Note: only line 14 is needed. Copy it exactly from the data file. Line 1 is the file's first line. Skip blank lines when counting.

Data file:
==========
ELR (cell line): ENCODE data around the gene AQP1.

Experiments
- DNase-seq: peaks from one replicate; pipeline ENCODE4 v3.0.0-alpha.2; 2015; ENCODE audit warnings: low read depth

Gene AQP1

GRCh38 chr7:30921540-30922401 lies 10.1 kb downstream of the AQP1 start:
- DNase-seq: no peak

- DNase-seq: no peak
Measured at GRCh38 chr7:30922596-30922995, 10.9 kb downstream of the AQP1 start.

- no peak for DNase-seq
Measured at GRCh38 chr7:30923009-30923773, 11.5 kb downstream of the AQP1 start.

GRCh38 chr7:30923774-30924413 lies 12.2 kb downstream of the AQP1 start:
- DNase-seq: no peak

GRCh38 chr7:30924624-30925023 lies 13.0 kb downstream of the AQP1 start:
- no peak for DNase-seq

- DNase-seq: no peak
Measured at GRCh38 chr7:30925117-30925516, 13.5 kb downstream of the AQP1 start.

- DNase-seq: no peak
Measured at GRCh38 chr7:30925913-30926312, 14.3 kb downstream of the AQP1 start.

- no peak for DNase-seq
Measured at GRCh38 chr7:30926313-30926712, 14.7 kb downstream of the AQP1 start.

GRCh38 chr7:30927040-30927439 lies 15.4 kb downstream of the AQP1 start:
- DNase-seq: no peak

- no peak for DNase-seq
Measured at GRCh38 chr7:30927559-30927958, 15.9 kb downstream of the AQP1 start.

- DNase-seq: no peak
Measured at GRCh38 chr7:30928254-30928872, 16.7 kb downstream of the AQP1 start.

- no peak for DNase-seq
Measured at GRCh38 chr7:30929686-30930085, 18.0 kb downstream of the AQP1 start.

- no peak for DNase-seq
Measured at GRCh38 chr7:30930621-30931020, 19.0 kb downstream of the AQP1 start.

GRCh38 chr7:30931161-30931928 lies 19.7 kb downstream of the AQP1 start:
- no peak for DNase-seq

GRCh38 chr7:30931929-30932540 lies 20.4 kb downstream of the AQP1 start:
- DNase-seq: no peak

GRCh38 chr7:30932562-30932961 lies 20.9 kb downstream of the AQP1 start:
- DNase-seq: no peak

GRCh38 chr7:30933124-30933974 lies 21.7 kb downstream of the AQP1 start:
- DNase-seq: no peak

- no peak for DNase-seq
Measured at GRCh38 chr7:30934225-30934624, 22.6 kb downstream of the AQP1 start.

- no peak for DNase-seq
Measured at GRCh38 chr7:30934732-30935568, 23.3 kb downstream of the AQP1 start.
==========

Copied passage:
- no peak for DNase-seq